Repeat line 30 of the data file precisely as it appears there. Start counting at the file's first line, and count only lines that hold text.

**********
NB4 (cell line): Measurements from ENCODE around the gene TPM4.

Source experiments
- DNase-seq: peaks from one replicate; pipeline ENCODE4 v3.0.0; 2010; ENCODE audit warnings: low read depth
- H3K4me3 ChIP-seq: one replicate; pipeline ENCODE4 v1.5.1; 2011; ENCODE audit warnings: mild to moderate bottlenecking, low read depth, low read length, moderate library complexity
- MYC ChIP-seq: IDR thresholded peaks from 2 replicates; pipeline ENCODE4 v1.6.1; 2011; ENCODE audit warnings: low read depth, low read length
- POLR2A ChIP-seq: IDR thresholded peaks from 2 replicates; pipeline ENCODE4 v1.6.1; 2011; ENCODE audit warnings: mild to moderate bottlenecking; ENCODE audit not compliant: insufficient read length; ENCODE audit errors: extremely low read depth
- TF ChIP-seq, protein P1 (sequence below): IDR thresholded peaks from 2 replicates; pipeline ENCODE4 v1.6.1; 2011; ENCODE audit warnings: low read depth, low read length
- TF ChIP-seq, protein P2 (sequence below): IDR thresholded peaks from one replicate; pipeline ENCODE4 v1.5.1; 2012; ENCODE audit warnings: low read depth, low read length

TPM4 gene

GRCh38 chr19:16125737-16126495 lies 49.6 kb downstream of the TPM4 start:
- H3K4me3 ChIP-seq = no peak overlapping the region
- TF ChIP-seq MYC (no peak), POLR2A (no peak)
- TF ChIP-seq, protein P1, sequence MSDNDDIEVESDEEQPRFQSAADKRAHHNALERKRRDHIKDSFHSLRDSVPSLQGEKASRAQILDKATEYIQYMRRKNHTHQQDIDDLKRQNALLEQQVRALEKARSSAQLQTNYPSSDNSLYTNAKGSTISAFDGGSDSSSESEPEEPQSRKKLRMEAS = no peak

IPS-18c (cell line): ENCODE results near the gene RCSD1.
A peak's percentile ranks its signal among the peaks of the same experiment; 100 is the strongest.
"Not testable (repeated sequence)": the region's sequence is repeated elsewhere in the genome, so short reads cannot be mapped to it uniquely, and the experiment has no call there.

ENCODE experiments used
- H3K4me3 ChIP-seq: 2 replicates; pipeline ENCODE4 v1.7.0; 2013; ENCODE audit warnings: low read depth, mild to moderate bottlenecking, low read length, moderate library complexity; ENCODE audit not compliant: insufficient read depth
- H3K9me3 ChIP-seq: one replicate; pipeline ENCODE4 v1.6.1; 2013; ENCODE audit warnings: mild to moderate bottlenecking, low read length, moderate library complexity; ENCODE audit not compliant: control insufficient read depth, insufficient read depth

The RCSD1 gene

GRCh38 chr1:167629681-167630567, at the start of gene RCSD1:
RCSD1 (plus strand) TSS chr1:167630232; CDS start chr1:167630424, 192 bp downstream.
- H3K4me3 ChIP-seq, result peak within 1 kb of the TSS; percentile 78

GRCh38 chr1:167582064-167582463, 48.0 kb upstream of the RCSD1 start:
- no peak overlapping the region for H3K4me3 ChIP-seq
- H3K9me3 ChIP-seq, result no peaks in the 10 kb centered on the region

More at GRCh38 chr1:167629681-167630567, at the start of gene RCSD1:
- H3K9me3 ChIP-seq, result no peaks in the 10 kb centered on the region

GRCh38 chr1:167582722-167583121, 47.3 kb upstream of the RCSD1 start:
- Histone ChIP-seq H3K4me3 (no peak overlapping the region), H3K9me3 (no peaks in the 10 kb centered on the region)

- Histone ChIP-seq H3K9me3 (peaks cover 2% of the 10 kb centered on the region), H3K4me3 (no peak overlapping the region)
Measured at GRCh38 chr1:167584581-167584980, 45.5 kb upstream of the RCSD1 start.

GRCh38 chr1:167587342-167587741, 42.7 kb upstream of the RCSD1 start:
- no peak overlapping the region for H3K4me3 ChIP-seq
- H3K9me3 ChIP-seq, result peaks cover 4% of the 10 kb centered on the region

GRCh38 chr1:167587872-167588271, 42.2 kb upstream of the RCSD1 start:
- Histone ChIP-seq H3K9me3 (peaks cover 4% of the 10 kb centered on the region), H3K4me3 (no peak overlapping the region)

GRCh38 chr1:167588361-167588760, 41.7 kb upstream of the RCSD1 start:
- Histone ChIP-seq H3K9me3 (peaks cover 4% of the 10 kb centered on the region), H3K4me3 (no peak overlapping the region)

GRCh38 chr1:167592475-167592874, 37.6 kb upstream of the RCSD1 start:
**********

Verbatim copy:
- Histone ChIP-seq H3K4me3 (no peak overlapping the region), H3K9me3 (no peaks in the 10 kb centered on the region)